Dog sitter bans keeping pets after “chronic neglect” of over 100 puppies


Kelly Latuskie, 48, did not get dogs treated for dental disease

Kelly Latuskie, 48, has not allowed dogs to be treated for dental disease, the Carlisle Magistrates’ Court has said.

She kept more animals for breeding and accommodated more in her dog day care than her licenses allowed, it was said.

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Latuskie was sentenced to 16 weeks in prison, suspended for 18 months and ordered to pay £ 17,090 in costs and a surcharge.

The dogs were kept in squalid conditions

She admitted that four counts admitted four animal welfare offenses in an earlier hearing.

Carlisle City Council has been told she is raising more puppies than her license allows and caring for more dogs than the 30 allowed in her daycare business.

A search of official microchip databases revealed that she had registered and sold at least 117 Cavapoo and Cockapoo puppies between June 2019 and December 2020.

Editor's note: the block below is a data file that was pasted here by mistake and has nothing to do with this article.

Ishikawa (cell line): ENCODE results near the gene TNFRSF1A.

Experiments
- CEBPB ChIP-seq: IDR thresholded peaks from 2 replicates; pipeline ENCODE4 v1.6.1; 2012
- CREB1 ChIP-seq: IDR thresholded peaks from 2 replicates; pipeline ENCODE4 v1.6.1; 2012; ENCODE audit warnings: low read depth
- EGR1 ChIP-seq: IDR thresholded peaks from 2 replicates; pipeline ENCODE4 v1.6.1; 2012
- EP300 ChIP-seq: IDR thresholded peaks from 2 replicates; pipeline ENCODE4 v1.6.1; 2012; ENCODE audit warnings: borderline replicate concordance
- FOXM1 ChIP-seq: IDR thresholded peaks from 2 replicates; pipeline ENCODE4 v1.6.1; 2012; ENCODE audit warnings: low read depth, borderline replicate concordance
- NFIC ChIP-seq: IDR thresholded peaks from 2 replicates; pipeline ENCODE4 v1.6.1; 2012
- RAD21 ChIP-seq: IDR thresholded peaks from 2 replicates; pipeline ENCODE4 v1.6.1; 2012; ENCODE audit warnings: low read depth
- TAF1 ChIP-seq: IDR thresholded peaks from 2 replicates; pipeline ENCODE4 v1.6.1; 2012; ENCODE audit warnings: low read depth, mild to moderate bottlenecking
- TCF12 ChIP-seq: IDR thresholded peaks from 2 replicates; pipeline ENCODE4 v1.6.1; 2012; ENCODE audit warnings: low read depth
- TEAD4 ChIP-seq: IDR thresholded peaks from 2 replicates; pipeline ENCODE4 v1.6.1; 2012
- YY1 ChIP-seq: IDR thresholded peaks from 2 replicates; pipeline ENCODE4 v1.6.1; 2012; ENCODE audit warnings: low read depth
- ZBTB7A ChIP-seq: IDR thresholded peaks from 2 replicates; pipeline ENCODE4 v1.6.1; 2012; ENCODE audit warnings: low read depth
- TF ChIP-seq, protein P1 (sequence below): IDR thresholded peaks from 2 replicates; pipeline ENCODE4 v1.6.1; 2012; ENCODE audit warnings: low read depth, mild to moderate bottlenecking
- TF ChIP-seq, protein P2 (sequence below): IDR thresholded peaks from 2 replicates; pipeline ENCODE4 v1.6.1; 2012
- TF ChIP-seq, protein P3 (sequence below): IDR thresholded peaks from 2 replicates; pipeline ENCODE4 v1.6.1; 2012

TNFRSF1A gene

She was only allowed to have one litter at a time.

When asked, she did not report this number, so a warrant was obtained from the Carlisle Magistrates’ Court to search her home.

Staff had to look after more than the recommended 10 dogs each, sometimes up to 30.

Officials who visited her home in December found 22 dogs in “gruesome filthy conditions,” the council said.

There were two stallions and 20 breeding bitches, although his license only allows four.

Many had ear infections and dental illnesses and a board-appointed veterinarian said they “were chronically neglected” and their health was deteriorating, the authority said.

Latuskie’s inadequate transportation and housing controls resulted in the deaths of five dogs by other dogs, he said.

He is prohibited from owning, keeping, selling or transporting animals and from working in a business involving animals.

She cannot appeal to have the ban lifted for three years.

And he is prohibited for life from applying for a municipal license to operate a business involving animals.

Councilor Gareth Ellis, Deputy Head of Carlisle City Council, said: “Our officers conducted a thorough investigation and their exceptional diligence and hard work resulted in a successful lawsuit.

“We take our licensing responsibilities very seriously and urge anyone who holds a license to comply with the law. This case highlights serious animal welfare issues.

“These animals deserve to be treated fairly and should not be subjected to any form of neglect.”

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